- In March, Rep. Matt Gaetz said his family was being extorted after others learned of a probe into him.
- The DOJ is investigating allegations that Gaetz had a sexual relationship with a 17-year-old.
- On Tuesday, a Florida man was indicted for trying to defraud the Gaetz family.
A Florida man was arrested and charged for trying to defraud the family of GOP Rep. Matt Gaetz of $25 million over his sexual assault allegation.
The Justice Department announced on Tuesday that between March 16 and April 7, Stephen Alford, 62, “is alleged to have been involved in a scheme to obtain money based upon false promises or guarantees he made to the victim that Alford could deliver a Presidential Pardon for a family member of the victim.”
The NWF daily news reported that Alford is a Florida real estate developer and convicted felon.
In late March, the Department of Justice said it was investigating whether Gaetz had a sexual relationship with a 17-year-old girl, which would violate federal sex-trafficking laws. He has denied the allegations and no charges have been filed against him.
At the same time, Gaetz said his family was being extorted by two former government officials: former Air Force Intelligence officer Bob Kent and former federal prosecutor David McGee, who had learned about the DOJ probe.
The court document said that Alford had created a letter called “Project Homecoming” which laid out a scheme to extort $25 million from the GOP Reps’ father. According to the DOJ, Alford then gave the letter to someone identified as “Person A” to discuss with D.G., or Don Gaetz.
Politico reported that Person A is Kent.
Person A met with Don Gaetz and spoke with him about the letter, according to the court document. Alford then met with Don Gaetz to further talk about the scheme, which included Alford getting a Presidential pardon for Rep. Gaetz and locating and releasing a person called R.L., the court document said.
The Times identified R.L. as Robert Levinson, a former FBI agent who has been missing since 2007. In March 2020, officials and Levinson’s family said they believed he died while imprisoned in Iran.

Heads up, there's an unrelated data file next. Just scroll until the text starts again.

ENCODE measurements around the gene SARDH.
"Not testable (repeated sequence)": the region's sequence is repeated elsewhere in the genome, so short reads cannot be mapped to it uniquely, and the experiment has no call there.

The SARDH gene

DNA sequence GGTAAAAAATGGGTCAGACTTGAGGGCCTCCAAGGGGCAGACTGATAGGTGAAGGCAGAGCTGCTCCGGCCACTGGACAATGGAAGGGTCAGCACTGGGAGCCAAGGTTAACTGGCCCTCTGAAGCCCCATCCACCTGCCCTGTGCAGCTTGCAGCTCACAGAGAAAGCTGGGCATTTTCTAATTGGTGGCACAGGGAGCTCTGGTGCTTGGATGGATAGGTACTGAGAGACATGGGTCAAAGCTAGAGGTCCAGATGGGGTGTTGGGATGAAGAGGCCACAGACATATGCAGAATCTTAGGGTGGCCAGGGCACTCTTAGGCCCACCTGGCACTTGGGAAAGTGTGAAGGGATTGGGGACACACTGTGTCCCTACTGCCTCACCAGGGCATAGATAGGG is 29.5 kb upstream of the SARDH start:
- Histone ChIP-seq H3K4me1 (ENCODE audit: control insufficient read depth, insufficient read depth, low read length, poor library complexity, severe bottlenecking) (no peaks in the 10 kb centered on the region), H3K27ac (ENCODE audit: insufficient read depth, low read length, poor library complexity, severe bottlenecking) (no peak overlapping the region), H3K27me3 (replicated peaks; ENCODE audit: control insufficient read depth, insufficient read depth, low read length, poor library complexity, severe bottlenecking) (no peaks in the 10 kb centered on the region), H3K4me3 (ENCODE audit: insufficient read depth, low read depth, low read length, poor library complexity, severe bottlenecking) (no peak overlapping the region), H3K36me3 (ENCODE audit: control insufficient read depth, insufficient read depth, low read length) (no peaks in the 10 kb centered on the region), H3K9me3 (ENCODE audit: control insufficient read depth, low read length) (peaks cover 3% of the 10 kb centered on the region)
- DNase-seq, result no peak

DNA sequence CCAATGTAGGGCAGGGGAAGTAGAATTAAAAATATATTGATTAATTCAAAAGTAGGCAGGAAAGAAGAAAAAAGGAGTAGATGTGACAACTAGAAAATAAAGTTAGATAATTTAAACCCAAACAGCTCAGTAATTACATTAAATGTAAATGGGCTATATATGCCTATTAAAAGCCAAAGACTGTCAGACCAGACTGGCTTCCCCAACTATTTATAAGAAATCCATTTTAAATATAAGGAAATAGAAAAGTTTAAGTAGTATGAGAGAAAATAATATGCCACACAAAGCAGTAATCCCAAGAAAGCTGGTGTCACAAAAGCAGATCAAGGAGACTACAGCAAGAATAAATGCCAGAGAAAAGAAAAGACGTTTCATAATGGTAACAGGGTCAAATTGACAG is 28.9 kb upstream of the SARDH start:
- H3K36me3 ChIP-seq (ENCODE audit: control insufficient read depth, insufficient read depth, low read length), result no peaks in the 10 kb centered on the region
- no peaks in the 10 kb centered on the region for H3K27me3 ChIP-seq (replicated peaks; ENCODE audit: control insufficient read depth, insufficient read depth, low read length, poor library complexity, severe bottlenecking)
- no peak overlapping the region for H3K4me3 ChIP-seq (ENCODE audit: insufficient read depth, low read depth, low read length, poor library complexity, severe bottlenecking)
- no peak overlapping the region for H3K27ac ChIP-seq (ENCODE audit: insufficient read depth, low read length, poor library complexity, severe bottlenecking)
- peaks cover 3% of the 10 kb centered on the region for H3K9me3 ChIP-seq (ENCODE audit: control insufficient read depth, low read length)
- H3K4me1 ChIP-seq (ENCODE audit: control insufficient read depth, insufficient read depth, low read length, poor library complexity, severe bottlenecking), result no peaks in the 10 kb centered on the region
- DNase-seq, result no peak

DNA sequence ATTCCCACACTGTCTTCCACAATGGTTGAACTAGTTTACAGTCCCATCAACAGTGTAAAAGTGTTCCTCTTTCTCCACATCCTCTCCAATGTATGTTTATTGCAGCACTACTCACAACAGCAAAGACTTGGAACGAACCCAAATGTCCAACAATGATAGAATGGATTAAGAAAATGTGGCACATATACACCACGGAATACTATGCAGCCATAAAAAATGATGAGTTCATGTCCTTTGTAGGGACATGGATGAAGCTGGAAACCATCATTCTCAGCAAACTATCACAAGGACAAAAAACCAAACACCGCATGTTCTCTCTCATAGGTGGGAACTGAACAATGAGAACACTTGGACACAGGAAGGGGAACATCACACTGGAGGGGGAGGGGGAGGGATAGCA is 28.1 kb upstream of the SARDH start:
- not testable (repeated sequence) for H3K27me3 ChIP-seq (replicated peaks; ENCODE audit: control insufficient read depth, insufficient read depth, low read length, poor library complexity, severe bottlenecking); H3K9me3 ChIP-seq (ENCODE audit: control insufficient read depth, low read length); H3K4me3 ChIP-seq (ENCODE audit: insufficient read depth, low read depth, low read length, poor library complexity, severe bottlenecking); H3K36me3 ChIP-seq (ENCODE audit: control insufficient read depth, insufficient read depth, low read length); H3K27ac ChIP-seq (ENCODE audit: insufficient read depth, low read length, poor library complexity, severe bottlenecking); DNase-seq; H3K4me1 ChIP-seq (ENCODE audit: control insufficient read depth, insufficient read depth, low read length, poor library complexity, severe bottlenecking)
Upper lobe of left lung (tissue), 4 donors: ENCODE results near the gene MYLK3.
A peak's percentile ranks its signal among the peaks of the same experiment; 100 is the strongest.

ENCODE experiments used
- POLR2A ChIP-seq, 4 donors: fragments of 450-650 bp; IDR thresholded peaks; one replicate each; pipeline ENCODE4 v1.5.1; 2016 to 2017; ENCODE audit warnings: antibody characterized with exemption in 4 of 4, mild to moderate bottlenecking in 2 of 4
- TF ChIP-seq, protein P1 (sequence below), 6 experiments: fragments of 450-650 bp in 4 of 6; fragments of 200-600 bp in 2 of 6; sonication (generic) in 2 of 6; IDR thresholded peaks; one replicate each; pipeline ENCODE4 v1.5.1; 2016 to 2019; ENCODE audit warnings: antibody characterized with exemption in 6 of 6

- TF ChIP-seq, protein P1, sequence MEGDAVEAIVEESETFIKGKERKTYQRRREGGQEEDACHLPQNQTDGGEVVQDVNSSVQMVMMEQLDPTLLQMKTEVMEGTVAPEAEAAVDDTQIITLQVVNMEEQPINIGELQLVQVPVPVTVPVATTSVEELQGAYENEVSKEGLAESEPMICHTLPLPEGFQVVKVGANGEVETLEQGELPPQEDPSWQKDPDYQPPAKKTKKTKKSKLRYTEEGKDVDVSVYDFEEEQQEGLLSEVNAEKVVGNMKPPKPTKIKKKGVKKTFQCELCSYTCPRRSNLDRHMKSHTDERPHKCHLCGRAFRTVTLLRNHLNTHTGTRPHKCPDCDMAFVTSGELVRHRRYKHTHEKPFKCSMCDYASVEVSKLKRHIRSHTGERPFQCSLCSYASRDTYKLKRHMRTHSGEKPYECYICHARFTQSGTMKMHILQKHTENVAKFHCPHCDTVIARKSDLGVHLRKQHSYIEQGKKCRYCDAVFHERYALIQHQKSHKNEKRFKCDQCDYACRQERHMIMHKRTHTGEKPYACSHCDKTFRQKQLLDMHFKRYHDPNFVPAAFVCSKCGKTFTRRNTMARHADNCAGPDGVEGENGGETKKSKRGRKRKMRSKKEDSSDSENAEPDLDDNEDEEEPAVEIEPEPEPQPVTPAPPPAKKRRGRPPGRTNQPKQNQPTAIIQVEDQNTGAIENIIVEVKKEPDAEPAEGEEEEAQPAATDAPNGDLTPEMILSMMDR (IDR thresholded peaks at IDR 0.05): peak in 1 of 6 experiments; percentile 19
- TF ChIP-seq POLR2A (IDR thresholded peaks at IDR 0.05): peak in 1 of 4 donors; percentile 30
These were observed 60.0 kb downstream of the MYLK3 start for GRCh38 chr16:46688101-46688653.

The court documents said Alford told Don Gaetz he had to transfer $25 million into the trust accounts of a law firm only identified as “Law Firm A.” The money was to be used to release Levinson, and that would get Rep. Gaetz a pardon.
Alford falsely said he could get a pardon for Rep. Gaetz, even telling Don Gaetz he would take him “by the hand to see the President of the United States,” according to the court document.
The court documents said Alford then told Don Gaetz he negotiated the price down to $15.5 million which required him to initially pay $1 million in cash and put $4.5 million into the account of “Attorney A,” who Politico identified as McGee.
Politico reported that Kent said he was introduced to Alford by McGee, who was his lawyer in the past.
Alford faces charges of wire fraud and destruction of property subject to a seizure warrant, for destroying an iPhone during a seizure of property search, the court documents said.
In a tweet, Rep. Gaetz said he’d been “proven right.”
“They tried to extort me on a pile of lies. Alford wasn’t acting alone — he had help from people with strong ties to the federal government. There is much more to this attempt to destroy me,” he said.
—Matt Gaetz (@mattgaetz) August 31, 2021
Insider was unable to reach Rep. Gaetz for comment at the time of publication, but his spokesman Harlan Hill told Politico that “the release of the Alford tapes will further exculpate Rep. Gaetz and implicate those with long-standing links to the federal government.”